Do you have any advice for beginning photographers? Very generally to learn your craft and never, ever, ever stop. To ask for help and mentorship, to learn, learn, learn and never stop learning. And invest in your education, a lot. To never give up – if it were easy everyone would be doing it. To under-promise and always over-deliver. To avoid trends and find your style, that will hold up. Knowing that shooting is just a small part of running a successful business. And above all to value the industry.
What influences your work or photographic style? We are from a very multi-cultural country (Australia) and have chosen to live in a very mono-cultural one (Japan). So for us the biggest influence is CULTURE. When we shot a wedding in Nashville in a barn, this was completely out of our comfort zone and so exotic. Truly!! And something we are sooooo drawn to. As much as photographing in an ancient shrine with hand-maidens and musicians and all the family in heirloom Kimonos, we just love this and are endlessly fascinated by cultures, how people live and love. Combined with nature, fashion, people and art – and it’s a dream.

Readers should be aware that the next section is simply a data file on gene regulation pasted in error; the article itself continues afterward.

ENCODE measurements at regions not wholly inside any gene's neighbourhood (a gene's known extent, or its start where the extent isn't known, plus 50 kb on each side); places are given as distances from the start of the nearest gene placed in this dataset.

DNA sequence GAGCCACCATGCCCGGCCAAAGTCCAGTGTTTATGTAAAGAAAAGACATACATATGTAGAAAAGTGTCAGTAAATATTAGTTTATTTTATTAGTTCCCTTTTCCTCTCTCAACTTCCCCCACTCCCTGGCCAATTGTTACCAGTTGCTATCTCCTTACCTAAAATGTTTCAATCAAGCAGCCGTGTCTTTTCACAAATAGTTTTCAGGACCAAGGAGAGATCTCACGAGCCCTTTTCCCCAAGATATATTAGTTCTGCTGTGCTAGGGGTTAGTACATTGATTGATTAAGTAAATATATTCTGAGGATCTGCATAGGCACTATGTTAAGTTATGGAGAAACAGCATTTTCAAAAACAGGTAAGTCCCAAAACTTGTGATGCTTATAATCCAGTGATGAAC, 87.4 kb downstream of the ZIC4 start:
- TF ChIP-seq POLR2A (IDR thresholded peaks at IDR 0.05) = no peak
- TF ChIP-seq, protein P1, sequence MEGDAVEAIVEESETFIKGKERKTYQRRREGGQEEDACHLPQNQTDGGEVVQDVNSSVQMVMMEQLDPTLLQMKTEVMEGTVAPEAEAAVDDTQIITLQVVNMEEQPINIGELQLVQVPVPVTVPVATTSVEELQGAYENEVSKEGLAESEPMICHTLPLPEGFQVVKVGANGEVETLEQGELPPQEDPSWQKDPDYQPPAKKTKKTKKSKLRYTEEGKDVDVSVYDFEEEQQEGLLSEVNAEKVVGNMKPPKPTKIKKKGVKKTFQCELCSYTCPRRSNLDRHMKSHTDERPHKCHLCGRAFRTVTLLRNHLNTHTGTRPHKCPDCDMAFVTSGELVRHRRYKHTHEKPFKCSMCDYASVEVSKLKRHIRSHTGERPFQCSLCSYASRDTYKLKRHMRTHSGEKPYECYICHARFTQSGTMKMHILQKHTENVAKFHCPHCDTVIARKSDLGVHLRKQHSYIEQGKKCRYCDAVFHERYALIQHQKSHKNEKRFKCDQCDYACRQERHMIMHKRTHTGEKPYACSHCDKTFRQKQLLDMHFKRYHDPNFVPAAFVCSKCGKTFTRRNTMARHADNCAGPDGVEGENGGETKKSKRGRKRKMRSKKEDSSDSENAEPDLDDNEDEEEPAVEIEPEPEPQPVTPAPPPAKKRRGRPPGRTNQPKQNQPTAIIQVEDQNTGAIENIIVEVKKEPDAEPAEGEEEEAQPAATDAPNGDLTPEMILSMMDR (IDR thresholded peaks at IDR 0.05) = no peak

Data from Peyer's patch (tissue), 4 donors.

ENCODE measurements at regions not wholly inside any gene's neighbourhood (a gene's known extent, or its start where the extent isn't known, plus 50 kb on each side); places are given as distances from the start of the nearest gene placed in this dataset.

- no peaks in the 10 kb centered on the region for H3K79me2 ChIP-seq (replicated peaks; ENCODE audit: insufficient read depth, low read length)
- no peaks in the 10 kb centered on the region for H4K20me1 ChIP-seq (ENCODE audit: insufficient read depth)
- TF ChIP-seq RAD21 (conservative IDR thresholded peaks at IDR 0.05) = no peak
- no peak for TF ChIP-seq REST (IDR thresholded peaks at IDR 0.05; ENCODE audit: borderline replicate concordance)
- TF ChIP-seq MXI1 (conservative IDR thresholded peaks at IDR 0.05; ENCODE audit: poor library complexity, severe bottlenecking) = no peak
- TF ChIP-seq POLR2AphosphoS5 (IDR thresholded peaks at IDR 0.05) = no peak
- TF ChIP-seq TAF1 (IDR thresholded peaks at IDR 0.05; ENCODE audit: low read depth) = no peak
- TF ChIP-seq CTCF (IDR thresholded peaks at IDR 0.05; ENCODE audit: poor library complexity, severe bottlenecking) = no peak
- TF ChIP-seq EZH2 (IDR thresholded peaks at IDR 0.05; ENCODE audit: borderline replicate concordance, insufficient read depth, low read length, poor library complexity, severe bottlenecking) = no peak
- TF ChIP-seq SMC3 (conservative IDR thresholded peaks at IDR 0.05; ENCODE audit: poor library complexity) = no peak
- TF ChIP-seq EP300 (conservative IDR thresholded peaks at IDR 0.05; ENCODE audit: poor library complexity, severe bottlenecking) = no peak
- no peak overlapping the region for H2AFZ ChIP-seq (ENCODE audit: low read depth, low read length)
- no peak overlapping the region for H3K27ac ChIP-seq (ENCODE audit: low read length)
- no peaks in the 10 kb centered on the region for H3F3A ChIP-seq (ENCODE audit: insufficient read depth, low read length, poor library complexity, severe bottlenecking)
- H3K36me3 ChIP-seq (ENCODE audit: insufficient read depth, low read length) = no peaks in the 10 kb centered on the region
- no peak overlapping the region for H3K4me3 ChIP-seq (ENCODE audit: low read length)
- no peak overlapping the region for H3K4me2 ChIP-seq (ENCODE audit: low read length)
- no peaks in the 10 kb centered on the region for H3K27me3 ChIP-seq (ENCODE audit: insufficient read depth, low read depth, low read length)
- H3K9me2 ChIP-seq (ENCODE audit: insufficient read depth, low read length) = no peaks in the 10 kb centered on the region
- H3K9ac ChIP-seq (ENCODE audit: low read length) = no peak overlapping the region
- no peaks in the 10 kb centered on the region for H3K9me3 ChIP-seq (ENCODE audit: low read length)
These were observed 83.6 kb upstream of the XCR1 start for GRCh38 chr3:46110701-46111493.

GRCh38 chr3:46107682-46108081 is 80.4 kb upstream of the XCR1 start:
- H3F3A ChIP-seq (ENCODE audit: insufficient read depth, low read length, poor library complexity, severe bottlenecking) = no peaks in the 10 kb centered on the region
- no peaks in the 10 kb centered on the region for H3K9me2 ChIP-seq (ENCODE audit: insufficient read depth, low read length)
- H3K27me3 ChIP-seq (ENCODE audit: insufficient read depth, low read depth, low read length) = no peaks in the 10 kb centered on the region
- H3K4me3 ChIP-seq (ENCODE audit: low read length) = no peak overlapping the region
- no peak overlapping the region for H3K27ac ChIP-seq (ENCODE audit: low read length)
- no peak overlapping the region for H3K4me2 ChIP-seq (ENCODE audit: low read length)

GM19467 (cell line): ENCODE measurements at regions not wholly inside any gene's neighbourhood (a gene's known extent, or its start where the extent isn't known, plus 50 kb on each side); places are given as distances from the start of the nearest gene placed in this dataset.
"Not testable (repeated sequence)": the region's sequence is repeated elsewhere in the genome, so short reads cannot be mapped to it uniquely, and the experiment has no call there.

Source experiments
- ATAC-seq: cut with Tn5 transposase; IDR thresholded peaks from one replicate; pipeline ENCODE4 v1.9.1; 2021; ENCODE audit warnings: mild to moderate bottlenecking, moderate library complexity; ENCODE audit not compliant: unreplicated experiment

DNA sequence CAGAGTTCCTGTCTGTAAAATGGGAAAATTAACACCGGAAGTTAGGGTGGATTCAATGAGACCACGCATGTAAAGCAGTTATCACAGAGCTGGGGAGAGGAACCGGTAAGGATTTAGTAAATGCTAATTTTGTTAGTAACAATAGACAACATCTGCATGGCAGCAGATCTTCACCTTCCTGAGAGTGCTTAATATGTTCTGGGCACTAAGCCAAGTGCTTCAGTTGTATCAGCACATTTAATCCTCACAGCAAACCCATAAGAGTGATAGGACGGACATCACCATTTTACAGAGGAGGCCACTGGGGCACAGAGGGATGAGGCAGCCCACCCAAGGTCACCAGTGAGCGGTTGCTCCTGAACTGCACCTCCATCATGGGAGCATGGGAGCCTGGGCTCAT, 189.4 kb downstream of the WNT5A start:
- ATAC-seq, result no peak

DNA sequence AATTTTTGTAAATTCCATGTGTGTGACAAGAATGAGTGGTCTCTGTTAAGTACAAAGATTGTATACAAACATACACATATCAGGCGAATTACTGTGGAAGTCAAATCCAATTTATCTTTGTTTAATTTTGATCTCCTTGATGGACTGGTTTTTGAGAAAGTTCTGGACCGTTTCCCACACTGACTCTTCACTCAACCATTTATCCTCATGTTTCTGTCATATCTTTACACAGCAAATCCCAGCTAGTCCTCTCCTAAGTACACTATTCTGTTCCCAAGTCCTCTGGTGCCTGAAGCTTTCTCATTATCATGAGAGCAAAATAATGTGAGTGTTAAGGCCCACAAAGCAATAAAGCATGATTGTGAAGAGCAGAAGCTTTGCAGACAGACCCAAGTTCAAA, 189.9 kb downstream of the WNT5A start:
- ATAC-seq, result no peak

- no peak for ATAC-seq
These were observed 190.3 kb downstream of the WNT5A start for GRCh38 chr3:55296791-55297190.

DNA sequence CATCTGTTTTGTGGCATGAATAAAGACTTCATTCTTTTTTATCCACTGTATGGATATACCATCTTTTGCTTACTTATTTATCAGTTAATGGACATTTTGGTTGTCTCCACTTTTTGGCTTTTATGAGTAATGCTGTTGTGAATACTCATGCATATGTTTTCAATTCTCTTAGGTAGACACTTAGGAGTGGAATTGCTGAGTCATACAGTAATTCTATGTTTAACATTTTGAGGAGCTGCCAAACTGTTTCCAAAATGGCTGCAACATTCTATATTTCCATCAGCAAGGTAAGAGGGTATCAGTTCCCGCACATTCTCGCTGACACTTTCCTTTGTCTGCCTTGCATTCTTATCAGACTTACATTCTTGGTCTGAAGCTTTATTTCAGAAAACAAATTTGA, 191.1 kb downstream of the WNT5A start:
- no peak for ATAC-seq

What makes your work unique? Again definitely our team approach and working so completely as one. Plus as women in Japan we have an edge on the wedding day (we have access to our bride getting ready sometimes) and as foreigners, too. We can push boundaries and get away with a little more. We face many challenges, trust-issues, sometimes discrimination, ridiculous red-tape, insane rules and mind-boggling frustrations in daily life. But in the wedding day environment we can use it to our advantage and get a very different emotional response from our couples and their guests (compared to our Japanese colleagues). It is a very, very formal situation (as an example the families at the reception sit at the back, in reverence to the VIPS – perhaps the bride or groom’s boss who will be at the front, in prime position). We have worked out a very interesting way of breaking down language and communicating in a way that strips the language to get a much more emotional and real response. I walk around and say “HAPPY” a lot and people respond, tentatively at first, but then we give them permission to express themselves and they go for it. It may be a more internal reaction than other cultures but it is just as real. We try to take more of a photojournalist approach on the wedding day, only inserting ourselves when absolutely necessary (as we are already so easily visible – blond foreigners!) We’ve embraced our point of difference completely and make it a positive in all situations.